Historically the role of the real estate agent has been to act as agent for the principal, usually the vendor, in the sale or lease of property.  The agent has earned a commission on the sale by inducing a third party, usually the purchaser, to enter into a binding contract with the principal.   Real estate agents are now increasingly finding themselves on the horns of a dilemma in balancing the requirements of their fiduciary relationship with their principal against the third party’s (purchaser's) right to protection under consumer law.  The dilemma grows as Western countries, including New Zealand, move toward strengthening consumer rights through statutory law.  Courts have repeatedly confirmed the very special nature of the agency relationship, and the protection afforded the principal under the doctrine of ‘utmost good faith’.  However, a number of recent landmark decisions confirm the legal responsibility that agents now have under consumer law toward third parties.  Whilst agents have always owed a  ‘duty of care’ as an ‘expert’ toward third parties recent court decisions appear to place an expectation on the agent to act as steward of the property transaction to ensure the best interests of parties on both sides are met.  This trend would seem to imply that the agent is a ‘middleman’ in the process, a role which would appear to be in direct conflict with the traditional/legal relationship of agent acting for and on behalf of one party.  This paper will discuss the legislative changes which have occurred and examine some of the recent court decisions which have created the dilemma.  The paper will also explore the challenge facing real estate agents in managing their client/customer relationships within an environment of burgeoning legal accountability.

Non-solicitor Conveyancers in South Australia - VIEW PAPER
Trevor Mills
School of Economics, Finance and Property,
University of South Australia

Key words : non-solicitor conveyancers, characteristics, profile, conveyancing practices, income.

Non-solicitor Conveyancers, until recently known in South Australia as Land Brokers, have over the last 10 years dramatically increased in number around Australia.
Some of the reasons given for the increase include a perception that the job, which has some status in the real estate industry, is one of the easier options for mature aged people wanting a career change. To many it is an opportunity to be relatively quickly qualified and self employed in a profession that could be quite profitable.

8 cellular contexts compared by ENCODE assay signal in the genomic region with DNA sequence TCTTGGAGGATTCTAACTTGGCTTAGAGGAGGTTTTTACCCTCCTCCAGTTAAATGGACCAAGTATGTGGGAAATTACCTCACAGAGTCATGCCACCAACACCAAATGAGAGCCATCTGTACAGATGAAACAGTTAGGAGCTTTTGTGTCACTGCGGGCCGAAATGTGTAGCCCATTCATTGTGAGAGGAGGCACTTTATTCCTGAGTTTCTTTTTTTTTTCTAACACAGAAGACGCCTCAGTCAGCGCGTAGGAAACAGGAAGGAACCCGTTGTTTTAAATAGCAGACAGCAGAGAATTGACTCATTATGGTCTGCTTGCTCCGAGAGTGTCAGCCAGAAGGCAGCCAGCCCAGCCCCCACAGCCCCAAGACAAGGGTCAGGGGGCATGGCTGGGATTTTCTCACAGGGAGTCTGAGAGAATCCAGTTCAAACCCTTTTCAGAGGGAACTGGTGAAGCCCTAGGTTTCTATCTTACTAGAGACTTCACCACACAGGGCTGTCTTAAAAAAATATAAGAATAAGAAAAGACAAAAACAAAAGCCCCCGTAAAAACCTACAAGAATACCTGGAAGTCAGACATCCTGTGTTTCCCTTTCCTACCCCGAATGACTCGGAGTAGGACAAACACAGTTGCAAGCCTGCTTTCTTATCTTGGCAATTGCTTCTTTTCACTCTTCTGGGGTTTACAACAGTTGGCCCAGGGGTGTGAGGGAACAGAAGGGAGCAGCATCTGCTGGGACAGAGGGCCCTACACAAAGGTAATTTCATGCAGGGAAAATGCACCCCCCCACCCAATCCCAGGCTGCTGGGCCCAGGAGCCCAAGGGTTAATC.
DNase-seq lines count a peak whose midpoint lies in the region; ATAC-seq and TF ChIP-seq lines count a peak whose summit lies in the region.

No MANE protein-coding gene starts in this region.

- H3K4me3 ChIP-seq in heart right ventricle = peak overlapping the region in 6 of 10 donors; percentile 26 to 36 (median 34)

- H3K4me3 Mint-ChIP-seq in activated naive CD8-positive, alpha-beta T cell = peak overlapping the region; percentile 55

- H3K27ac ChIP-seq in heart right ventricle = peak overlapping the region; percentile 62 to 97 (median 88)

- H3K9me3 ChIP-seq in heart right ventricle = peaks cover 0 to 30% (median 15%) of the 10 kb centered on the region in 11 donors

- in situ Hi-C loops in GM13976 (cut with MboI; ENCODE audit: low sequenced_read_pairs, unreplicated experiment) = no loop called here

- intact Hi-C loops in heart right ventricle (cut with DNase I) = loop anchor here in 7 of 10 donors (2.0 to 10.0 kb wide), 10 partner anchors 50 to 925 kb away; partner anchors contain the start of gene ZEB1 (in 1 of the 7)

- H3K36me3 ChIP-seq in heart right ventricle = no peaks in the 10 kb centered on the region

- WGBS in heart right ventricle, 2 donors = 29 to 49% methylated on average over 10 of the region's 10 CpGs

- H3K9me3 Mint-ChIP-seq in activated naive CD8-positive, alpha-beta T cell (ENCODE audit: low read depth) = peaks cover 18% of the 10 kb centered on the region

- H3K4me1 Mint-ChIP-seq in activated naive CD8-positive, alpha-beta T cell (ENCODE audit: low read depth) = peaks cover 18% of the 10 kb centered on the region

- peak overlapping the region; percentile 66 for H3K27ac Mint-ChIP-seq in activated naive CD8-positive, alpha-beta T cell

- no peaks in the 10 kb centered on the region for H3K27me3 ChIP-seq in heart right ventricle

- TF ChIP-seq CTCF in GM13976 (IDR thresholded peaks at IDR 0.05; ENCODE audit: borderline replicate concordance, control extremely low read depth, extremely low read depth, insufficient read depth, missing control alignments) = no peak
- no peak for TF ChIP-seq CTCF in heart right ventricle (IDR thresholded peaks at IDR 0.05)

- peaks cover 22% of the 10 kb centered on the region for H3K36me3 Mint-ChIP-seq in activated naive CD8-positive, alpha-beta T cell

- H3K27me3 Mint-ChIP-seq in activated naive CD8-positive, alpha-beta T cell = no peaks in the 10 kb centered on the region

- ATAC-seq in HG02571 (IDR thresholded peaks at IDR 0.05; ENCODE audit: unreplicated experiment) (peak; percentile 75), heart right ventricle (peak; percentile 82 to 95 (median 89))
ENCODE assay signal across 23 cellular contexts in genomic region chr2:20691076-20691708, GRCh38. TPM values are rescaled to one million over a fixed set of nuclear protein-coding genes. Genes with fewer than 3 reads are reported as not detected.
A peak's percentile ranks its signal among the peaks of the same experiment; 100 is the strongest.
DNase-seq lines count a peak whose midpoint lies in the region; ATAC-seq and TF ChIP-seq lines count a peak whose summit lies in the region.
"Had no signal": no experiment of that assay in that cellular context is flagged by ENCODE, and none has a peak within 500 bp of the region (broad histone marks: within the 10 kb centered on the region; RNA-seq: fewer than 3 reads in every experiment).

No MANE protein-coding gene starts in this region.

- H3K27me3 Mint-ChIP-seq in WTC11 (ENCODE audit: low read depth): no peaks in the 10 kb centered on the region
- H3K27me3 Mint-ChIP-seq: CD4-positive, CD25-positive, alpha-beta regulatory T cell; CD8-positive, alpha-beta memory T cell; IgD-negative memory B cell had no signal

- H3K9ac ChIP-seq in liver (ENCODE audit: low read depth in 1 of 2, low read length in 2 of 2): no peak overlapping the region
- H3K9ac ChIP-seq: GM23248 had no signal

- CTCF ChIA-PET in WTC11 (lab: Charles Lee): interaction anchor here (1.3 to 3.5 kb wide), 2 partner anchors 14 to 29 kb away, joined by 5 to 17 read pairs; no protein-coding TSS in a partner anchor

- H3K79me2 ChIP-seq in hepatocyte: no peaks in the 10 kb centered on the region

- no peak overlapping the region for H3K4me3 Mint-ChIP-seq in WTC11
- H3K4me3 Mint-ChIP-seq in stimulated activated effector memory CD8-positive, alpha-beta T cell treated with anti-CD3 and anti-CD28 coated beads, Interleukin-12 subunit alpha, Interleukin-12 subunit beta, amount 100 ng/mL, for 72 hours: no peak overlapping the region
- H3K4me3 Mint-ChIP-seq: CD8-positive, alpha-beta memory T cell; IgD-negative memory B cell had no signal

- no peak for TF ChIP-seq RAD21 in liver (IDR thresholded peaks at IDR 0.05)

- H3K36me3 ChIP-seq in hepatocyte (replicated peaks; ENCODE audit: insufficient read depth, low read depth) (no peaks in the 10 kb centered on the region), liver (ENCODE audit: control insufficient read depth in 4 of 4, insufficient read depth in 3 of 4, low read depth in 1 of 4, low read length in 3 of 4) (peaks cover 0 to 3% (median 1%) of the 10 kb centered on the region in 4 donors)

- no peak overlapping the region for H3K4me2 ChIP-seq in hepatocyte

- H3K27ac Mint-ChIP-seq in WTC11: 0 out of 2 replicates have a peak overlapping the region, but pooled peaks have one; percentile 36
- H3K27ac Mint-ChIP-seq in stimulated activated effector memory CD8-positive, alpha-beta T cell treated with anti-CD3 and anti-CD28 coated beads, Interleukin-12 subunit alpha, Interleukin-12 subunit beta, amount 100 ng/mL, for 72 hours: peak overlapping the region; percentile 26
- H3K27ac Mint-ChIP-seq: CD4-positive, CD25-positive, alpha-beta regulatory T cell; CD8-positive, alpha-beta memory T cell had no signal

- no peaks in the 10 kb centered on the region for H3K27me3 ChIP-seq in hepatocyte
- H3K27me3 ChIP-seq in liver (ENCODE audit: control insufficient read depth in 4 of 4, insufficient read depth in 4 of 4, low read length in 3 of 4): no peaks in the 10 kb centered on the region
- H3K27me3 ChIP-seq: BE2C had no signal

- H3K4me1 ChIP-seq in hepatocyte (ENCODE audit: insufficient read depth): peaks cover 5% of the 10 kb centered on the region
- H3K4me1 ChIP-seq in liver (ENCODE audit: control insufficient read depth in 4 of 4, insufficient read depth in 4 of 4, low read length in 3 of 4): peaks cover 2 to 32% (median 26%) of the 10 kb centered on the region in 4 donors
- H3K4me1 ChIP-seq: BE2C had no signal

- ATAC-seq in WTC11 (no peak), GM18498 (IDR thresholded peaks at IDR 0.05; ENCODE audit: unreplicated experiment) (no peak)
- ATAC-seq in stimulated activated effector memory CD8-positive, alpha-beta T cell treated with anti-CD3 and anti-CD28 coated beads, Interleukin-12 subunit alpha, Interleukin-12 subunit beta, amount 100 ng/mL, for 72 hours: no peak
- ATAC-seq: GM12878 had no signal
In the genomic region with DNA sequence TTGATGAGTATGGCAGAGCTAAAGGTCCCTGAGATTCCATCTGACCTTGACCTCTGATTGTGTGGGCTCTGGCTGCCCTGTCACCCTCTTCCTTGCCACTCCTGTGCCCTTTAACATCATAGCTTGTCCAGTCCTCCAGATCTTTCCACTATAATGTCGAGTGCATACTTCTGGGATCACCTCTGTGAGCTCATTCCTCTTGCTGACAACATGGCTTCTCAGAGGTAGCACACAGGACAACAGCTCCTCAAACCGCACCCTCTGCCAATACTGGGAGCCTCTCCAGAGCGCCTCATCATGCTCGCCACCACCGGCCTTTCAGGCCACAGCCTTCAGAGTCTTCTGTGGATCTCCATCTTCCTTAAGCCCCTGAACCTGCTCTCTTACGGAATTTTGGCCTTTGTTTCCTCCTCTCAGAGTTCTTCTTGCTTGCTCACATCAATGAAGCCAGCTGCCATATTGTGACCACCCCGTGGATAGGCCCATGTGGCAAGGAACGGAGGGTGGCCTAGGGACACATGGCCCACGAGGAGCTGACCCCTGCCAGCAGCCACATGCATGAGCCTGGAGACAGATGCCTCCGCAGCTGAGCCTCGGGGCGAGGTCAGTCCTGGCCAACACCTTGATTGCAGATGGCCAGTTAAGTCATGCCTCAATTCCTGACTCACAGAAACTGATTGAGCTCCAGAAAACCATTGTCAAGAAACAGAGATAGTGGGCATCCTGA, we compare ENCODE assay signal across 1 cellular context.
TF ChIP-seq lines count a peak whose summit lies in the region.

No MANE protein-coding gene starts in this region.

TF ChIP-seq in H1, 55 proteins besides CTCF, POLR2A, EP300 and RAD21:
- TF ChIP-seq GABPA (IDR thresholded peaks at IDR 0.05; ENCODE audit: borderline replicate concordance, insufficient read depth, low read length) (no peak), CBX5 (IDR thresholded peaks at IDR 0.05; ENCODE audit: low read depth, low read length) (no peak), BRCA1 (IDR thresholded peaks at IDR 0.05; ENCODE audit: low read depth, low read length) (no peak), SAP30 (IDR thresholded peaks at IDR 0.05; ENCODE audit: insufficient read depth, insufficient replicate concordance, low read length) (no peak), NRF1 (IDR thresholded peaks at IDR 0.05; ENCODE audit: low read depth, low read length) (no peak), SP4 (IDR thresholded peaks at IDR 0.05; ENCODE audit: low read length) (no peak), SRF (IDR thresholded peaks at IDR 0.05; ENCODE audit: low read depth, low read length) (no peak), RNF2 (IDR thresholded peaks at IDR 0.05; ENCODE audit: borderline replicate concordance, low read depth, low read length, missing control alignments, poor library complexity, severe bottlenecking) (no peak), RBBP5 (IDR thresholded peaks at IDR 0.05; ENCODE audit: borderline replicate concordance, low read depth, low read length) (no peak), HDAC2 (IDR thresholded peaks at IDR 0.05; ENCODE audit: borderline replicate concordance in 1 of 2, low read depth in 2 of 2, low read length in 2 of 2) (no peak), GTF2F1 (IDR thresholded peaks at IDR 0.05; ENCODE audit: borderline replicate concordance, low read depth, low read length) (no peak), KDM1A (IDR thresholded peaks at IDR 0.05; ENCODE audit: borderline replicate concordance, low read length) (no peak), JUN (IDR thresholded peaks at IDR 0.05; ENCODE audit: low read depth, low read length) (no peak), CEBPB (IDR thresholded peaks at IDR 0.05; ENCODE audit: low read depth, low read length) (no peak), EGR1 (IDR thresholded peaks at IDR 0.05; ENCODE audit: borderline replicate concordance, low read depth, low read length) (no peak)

The advent of mutual recognition and competency standards policies in Australia seem to have given the profession a lift in as much as a few conveyancers have already begun to practice in other than their home State.

The profession, which began in South Australia because of the opposition to the introduction of the Torrens title system by the solicitors of the day, has now spread to WA, Northern Territory, NSW and in a limited form to Victoria. Queensland has vigorously opposed the introduction of non solicitor conveyancers and to a lesser degree so too has New Zealand. ACT and Tasmania are still to act.

Most people outside the real estate industry have only a vague knowledge of what a conveyancer is, or does, while many people in the real estate industry are not much better informed and seem to look upon conveyancers as being  an extension , and thus under the influence, of the Agent.

In order to raise people’s awareness of conveyancers and to forge the industry into a truly professional group the Australian Institute of Conveyancers was formed some years ago. The result of that has been an increased level of cooperation, communication and agreement between States regarding such issues as education, practices, legislation , mutual recognition and national competency standards.

Notwithstanding the progress made to date to upgrade the profession, the ethics and the practices no-one until now has tried to create a profile of the practitioner based on primary information, much less tried to get meaningful comments on relevant issues to help plan the future of the industry. There has always been a variety of suggestions and comments, some factual and some emotional, circulating amongst practitioners regarding issues that effect each continuously or momentarily.